A New year’s post!

Kumbakarna

Kumbakarna

Happy new year all :) Belated wishes and wishes still even if somebody moved your new year to a different date :P On Vishu day, (apparently) it is tradition to pick a random chapter in the Ramayana early in the morning, and whatever is read is said to have some impact on the reader’s life in the coming year. I tried it yesterday and the chapter I picked was about Vibheeshana’s confrontation with Ravana. It was quite serendipitous as the event has constantly been a source of confusion to me. To elaborate …..,

Vibheeshana

Vibheeshana

Two of Ravana’s brother are source of particular interest – Kumbakarna and Vibheeshana. Both, at some point advise Ravana against a war with Rama. However Vibheeshana is shouted at for this advise and  leaves Lanka to join forces with Rama and betrays many of Lanka’s secrets to Rama. He is later anointed King of Lanka after Ravana’s death. Kumbakarna makes the same advice but follows it up by comforting Ravana speaking of an assured victory despite knowing fully well what was in store for him. Kumbakarna is eventually killed in battle.

Kumbakarna’s actions are all too familiar. Actions like his are replicated in the Mahabharatha and is generally seen as the nobler of the two courses. Vibheeshana is often criticized for betraying his King and is commonly seen as an usurper and traitor. So then what is the confusion? Vibheeshana is (at the end of the epic) ordered by Lord Vishnu in the original form to guide people towards Dharma. He also becomes an immortal joining the ranks of Hanuman, Parasurama and Mahabali. What the _?

For those of us who are used to seeing the epics in black and white (no, not literally) – and thanks to Ramanand Sagar for this – this situation is confusing. What is correct here? Too often in life we are faced with similar situations. When and why is it ever right to be a snitch!! And the epics seem to be of no help here – both courses are shown as good and not against Dharma. All along, Valmiki continually praises the qualities of Vibheeshana – he is at no point portrayed as greedy or selfish. Instead, the descriptions are

“Vibheeshana spoke to powerful Ravana the words convinced of reason and which were very much beneficial. He, who could discriminate between good and evil things in the world, having sought the favour from his eldest (half-) brother by means of soothing words arranged in an order, spoke in consonance with place, time and purpose.”

I am not still fully clear why this action is considered correct. I am not at that level yet. But the original author clearly seems to think so. Feel free to read the original text and make sense of it. If you come by interesting commentaries, I would love to be notified.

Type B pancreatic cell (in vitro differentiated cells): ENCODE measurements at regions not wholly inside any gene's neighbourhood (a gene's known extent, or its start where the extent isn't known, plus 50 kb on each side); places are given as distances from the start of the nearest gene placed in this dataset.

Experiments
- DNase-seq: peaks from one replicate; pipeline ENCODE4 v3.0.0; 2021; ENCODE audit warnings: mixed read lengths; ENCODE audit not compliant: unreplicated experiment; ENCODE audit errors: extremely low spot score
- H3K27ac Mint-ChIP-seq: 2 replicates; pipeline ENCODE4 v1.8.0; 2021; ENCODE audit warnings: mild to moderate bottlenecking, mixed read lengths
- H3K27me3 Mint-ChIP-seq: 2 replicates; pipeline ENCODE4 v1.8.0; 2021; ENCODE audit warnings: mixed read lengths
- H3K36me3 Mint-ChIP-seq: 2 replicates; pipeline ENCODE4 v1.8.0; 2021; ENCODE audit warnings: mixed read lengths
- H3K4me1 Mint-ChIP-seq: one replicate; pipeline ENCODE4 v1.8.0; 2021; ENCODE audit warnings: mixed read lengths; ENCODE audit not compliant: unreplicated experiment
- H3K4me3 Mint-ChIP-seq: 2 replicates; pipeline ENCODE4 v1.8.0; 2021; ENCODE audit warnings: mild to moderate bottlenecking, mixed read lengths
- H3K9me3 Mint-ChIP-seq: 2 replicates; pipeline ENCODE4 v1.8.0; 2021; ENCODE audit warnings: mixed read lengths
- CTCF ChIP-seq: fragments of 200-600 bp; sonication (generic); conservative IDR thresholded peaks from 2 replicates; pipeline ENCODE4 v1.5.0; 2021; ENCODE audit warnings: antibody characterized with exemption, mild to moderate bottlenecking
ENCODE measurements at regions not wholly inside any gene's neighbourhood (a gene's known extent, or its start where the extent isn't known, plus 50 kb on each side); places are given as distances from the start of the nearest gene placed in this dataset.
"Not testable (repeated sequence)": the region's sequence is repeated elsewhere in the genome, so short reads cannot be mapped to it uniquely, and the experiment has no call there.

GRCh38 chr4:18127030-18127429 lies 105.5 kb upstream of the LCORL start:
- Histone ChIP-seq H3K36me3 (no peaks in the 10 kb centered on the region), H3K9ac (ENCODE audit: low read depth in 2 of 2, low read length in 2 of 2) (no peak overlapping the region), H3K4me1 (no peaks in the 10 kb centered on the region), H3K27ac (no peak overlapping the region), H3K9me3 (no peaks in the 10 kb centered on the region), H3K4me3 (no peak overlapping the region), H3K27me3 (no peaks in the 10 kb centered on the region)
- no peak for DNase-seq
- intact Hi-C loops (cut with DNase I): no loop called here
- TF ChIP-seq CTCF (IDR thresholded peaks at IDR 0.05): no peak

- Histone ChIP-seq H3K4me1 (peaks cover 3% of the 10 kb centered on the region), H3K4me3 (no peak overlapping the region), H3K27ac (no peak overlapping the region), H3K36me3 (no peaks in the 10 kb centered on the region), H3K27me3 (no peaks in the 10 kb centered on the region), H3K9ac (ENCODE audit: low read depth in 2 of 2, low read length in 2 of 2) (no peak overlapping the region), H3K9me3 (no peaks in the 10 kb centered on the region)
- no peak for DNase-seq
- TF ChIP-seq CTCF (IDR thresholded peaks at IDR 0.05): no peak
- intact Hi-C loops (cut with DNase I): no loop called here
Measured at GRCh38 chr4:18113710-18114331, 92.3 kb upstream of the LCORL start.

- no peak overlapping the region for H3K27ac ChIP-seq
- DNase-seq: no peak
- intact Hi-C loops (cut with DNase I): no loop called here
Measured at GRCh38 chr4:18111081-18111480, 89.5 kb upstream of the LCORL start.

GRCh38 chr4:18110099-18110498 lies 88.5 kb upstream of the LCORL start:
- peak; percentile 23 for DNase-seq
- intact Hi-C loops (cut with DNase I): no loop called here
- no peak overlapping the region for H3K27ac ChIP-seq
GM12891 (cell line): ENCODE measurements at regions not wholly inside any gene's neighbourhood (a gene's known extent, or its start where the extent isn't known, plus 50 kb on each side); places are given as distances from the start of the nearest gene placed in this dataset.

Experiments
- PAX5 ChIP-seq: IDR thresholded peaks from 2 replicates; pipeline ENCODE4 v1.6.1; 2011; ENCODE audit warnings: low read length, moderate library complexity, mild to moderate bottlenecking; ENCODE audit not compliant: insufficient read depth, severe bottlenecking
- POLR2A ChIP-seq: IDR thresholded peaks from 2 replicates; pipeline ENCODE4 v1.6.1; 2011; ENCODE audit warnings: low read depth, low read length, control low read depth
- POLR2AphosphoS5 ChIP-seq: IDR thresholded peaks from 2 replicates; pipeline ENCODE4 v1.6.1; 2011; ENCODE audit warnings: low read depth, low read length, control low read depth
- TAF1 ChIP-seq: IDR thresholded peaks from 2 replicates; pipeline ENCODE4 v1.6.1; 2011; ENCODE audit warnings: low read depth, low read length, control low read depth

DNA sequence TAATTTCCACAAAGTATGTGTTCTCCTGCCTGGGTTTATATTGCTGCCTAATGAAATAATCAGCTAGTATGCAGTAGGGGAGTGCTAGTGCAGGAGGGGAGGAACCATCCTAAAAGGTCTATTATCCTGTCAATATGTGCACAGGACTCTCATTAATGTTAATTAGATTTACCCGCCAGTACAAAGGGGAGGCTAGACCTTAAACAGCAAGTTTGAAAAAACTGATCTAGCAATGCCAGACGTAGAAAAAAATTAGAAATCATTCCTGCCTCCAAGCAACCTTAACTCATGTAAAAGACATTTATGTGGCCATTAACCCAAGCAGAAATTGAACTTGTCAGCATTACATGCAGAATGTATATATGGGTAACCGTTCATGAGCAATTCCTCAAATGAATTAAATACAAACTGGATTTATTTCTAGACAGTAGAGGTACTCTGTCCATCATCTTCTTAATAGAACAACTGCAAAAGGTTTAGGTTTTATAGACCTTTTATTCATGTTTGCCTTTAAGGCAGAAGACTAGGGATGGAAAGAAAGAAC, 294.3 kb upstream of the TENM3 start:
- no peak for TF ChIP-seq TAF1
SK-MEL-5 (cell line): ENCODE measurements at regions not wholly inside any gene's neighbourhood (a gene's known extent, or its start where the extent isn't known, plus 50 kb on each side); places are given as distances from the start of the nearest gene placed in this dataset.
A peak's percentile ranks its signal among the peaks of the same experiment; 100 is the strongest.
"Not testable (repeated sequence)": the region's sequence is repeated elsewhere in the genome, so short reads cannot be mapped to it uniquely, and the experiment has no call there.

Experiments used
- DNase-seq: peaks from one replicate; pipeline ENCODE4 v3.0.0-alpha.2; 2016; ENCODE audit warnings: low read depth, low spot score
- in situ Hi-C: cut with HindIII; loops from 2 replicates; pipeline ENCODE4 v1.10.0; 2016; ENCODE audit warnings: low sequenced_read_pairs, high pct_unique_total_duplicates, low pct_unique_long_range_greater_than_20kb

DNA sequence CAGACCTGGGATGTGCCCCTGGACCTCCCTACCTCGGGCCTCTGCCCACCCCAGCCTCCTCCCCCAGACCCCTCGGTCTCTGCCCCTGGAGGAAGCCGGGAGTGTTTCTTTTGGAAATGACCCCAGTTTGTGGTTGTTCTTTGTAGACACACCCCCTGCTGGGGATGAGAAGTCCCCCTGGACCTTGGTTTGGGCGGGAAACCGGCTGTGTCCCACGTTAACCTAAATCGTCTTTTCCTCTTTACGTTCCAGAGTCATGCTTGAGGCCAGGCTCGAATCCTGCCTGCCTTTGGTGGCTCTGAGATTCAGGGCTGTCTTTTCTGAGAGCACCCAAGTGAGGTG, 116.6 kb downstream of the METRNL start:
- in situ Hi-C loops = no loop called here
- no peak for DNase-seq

The intention that drives your action is perhaps more important than the action itself. From a different perspective, this episode reinforces the idea that there is no distinct line between black and white in such situations.

I want to make a special note of this because it is very easy to get lost in the strongly polar natures of the main characters in the epics. The epics would seem to be of no practical use as situations or characters as seen in them would never happen in real life. In fact however, there is a large trove of such useful tips and indicators buried within them. Many answers are here. So take a closer look.

References and Further reading:

Note: Nope, this is no longer going to be an exclusively tech blog. There is enough boring content on the net already. Time for some arbit content. Sure there’s enough of that too, but the world could always use more :P
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3 thoughts on “A New year’s post!

  1. Quite Intriguing. If a person is not loyal,righteous and all the other adjectives but still manages to be on the good side or rather god’s side, he becomes a reverend. Sad.

  2. Good to see you posting after a while da. There is literally no good or bad da – Which is why we can’t say he was good, and he was bad. Worse, many things may be simultaneously good and bad. Forget Vibheeshana, there is plenty of doubt whether Rama himself was good!

    I read an interesting perspective on this a long time ago. The author argued that the sages who wrote all this, could easily have modified the story so that Rama was distinctly good – No killing Vaali behind his back, and so on. However, that was not their aim. The author argues that the point of these epics is to get the people to think about the issues – Was this good or bad? Should he have done that? What would I have done in that situation? The author says such contemplation alone will make a man moral and good – Not following a rigid set of rules.

  3. @vvijay03 : Yup. very impulsive post. I noticed one a friend’s blog roll a link to thegreendestiny and below it said “over a year ago”. So I thought I should do something about it. Of all the things, idhu dhan kedachidu :P Thats an interesting note! Definitely a very sensible thing they did, indeed. Thanks!

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